The original Chevy K5 Blazer of 1969–1972 had the curves of a muscle car. But the truck that replaced it in 1973 was just about as curvaceous as a cinder block. On late 1980s models, the front grille appears to be perfectly perpendicular to the ground. This truck is a cube with a corner chunk taken away for the windshield. In the case of the Blazer's even larger and more practical brother, the Suburban, the design is like a rectangle.
With the case of the Cherokee and the Blazer, it seems like the boxier a design is, the more timeless it becomes. The second-generation Blazer was a tough off-roader and proved so popular that it remained in production for a full 18 years. It even spawned a military M1009 version equipped with a diesel V-8. The boxy Blazers made an impact on three decades of truck design.
Dodge Spirit R/T (1991–1992)
In the mid-'80s and early 1990s, just about the entire Chrysler lineup was front drive and based on Chrysler's decade-old K-Platform. The Viper was about the only rear-drive performance car it created in this era. Yet the company managed to make some really fun turbocharged front drivers.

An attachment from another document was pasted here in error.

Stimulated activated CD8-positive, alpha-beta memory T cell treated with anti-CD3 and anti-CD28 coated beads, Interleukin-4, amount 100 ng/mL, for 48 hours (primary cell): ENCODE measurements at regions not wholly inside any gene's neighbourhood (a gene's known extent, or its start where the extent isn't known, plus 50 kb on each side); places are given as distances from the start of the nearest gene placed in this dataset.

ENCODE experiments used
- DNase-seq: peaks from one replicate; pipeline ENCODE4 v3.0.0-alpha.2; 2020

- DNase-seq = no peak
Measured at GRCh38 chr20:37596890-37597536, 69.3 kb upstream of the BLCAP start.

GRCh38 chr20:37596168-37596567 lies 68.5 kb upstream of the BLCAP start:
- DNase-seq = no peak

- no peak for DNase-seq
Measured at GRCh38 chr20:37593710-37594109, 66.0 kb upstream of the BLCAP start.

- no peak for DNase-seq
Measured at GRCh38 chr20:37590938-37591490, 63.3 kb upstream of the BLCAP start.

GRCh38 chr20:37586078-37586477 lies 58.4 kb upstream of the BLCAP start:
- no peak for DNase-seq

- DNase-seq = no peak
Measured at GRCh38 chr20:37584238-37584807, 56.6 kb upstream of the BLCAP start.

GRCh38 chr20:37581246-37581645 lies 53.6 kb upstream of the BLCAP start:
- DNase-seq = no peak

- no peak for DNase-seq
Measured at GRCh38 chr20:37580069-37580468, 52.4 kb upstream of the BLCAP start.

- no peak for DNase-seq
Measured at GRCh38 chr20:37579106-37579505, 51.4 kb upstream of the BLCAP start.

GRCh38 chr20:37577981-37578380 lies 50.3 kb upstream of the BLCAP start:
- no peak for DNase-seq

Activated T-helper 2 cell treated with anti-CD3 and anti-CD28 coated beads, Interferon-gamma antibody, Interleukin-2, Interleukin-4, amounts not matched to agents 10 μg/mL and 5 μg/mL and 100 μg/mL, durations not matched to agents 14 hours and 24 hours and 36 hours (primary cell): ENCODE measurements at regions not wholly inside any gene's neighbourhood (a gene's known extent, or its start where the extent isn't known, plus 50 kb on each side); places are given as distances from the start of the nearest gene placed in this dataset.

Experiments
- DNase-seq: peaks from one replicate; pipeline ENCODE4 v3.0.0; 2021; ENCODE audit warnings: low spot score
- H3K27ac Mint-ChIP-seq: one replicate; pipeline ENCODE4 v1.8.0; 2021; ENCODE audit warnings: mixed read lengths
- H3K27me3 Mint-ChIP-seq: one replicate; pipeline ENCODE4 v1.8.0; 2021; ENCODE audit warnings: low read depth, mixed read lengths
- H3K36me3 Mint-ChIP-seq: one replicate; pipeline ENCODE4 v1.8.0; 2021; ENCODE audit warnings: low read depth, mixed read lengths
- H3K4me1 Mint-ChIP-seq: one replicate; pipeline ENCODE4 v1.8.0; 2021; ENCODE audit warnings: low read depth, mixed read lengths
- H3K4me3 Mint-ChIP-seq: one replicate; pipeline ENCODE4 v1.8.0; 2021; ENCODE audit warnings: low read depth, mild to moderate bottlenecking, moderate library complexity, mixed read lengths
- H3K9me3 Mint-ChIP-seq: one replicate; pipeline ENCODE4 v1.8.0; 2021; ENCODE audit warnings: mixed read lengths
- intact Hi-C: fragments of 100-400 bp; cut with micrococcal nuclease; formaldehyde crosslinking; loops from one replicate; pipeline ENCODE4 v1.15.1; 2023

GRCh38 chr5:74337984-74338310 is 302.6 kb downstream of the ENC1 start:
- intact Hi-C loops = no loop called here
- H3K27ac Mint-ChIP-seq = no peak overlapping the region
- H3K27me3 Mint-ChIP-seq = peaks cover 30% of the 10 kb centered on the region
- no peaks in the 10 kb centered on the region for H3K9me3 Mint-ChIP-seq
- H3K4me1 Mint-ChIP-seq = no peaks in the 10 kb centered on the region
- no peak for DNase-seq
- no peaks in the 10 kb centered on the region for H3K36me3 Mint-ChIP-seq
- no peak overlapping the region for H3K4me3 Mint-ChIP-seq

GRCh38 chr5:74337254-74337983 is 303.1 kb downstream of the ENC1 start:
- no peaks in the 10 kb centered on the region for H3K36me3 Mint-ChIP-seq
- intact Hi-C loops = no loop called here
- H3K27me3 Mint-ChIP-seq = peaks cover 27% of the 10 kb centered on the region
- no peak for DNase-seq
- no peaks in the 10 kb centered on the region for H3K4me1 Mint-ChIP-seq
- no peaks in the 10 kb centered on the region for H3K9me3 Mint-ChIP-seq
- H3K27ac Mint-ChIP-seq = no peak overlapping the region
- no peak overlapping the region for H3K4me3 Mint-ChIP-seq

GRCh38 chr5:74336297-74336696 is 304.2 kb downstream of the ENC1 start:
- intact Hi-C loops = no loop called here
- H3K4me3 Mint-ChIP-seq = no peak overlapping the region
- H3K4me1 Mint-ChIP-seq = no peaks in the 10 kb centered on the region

The high point came with this potent little box which lasted only two years. The Spirit R/T came packing the most muscular version of Chrysler's 2.2-liter turbocharged engines, which included 224 hp thanks in part to the Lotus-designed DOHC, 16-valve cylinder head. This sedan looked boring, but it was quick—close to Corvette-quick in its day. In a 1991 Car and Driver comparison test, the R/T laid down a blistering 0 to 60 time of 5.8 seconds; a 1991 Corvette LT1 automatic did it in 5.2.
The Spirit's trouble was that it didn't handle like a 'Vette; it was a little soft in the corners. But the Chrysler Corporation would not produce a quicker small sedan until the 2003 Dodge SRT-4, which used a larger version of that same engine.